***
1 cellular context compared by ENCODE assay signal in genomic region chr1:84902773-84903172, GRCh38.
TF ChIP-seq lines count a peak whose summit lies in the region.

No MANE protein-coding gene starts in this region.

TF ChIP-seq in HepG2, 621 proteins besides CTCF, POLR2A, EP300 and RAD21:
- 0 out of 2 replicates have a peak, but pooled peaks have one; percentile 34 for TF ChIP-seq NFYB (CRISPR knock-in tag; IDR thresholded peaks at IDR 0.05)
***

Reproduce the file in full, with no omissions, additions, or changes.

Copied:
1 cellular context compared by ENCODE assay signal in genomic region chr1:84902773-84903172, GRCh38.
TF ChIP-seq lines count a peak whose summit lies in the region.

No MANE protein-coding gene starts in this region.

TF ChIP-seq in HepG2, 621 proteins besides CTCF, POLR2A, EP300 and RAD21:
- 0 out of 2 replicates have a peak, but pooled peaks have one; percentile 34 for TF ChIP-seq NFYB (CRISPR knock-in tag; IDR thresholded peaks at IDR 0.05)